7Now Samuel did not yet know the LORD, and the word of the LORD had not yet been revealed to him. 8The LORD called Samuel again, a third time. And he got up and went to Eli, and said, “Here I am, for you called me.”
      Then Eli perceived that the LORD was calling the boy. 9Therefore Eli said to Samuel, “Go, lie down; and if he calls you, you shall say, ‘Speak, LORD, for your servant is listening.’” So Samuel went and lay down in his place.
      10Now the LORD came and stood there, calling as before, “Samuel! Samuel!” And Samuel said, “Speak, for your servant is listening.”11Then the LORD said to Samuel, “See, I am about to do something in Israel that will make both ears of anyone who hears of it tingle.
      1 Samuel 3:1-11 (NRSV)

      This is a momentous week in the life of our nation. We honor the legacy of Martin Luther King, Jr. as we say farewell to our first African-American President. And on Friday, we will celebrate the Inauguration of our 45th President.

      In 2009, I was able to witness this revered event, the hallmark of our democracy, the peaceful transfer of power from one freely-elected President to the next. It is truly magnificent. This week, I’ve been trying to imagine what it will be like to hear President-elect Trump add his voice to the 229 years of inaugural speechmaking -- though, I won’t be totally surprised if he just tweets it out.

      And, of course, the old political speechwriter in me has been thinking of past Inaugural speeches and the words spoken: words that make the ears tingle.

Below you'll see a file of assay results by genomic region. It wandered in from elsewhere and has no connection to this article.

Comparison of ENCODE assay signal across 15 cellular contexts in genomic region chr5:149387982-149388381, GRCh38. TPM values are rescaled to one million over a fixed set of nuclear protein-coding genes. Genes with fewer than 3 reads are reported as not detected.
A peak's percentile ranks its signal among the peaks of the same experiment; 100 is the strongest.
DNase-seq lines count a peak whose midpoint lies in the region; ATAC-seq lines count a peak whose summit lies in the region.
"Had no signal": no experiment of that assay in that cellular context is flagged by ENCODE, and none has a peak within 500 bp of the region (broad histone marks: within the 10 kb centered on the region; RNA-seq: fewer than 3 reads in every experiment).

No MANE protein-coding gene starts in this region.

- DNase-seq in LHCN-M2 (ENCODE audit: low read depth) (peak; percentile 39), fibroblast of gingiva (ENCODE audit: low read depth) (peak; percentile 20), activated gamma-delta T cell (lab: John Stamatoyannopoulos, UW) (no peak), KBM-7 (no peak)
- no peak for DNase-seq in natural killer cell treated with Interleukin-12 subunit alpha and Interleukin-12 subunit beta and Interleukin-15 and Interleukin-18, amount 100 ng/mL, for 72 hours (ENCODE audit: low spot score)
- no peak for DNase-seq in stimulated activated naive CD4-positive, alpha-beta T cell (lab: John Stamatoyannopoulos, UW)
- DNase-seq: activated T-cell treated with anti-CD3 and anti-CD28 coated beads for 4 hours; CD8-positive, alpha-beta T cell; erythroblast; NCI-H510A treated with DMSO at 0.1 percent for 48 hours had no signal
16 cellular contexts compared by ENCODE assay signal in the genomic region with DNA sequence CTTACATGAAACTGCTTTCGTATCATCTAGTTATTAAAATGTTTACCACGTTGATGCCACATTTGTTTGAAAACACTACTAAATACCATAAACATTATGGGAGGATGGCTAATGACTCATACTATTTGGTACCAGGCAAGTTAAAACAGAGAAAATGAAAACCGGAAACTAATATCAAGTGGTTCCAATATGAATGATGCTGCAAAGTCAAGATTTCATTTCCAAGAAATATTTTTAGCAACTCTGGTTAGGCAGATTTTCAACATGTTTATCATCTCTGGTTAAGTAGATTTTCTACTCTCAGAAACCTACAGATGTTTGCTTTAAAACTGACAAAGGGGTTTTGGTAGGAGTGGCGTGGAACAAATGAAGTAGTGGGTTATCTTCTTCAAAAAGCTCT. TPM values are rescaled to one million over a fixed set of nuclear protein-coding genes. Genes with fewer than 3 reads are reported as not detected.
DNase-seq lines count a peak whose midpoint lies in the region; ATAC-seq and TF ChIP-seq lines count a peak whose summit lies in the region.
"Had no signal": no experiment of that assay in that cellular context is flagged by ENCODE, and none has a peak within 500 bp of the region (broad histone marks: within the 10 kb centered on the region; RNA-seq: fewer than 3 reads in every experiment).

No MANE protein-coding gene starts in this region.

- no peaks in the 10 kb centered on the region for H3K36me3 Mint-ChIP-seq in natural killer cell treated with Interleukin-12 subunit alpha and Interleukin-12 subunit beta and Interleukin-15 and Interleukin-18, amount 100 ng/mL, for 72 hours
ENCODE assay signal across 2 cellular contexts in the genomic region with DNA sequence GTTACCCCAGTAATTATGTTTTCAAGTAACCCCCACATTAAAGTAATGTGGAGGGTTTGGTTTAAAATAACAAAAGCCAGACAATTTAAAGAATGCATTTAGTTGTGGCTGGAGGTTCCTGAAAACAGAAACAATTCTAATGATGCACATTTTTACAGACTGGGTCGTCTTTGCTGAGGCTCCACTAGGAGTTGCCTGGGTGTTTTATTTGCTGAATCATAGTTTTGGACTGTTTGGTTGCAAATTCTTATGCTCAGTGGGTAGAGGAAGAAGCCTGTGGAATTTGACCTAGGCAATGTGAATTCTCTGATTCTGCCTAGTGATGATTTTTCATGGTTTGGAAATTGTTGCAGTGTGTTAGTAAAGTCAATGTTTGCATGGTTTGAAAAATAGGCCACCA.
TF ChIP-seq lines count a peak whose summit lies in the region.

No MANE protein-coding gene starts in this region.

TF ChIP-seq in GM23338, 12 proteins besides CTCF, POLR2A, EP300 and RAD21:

* Thomas Jefferson in 1801, conciliating inflamed political passions of the fledgling country, saying: “every difference of opinion is not a difference of principle . . . we are all republicans, we are all federalists.”

      * Abraham Lincoln telling a nation descending into war in 1861 that “we must not be enemies” and calling on “the better angels of our nature.”

      * And a victorious Lincoln in 1865 pledging “malice toward none, with charity for all, with firmness in the right as God gives us to see the right” and vowing to “bind up the nation’s wounds . . . to do all which may achieve and cherish a just and lasting peace among ourselves and with all nations.”

      * Franklin Delano Roosevelt in 1933, amid the Great Depression, candidly acknowledging the nation’s troubles while asserting that “the only thing we have to fear is fear itself.”

      * John F. Kennedy in 1961 challenging Americans, “ask not what your country can do for you. Ask what you can do for your country.”

      * In 1981, Ronald Reagan took over amid an economic crisis and as the Iranian hostage crisis ended. He conveyed optimism, dismissing the idea of “inevitable decline” and urging, “Let us begin an era of national renewal.”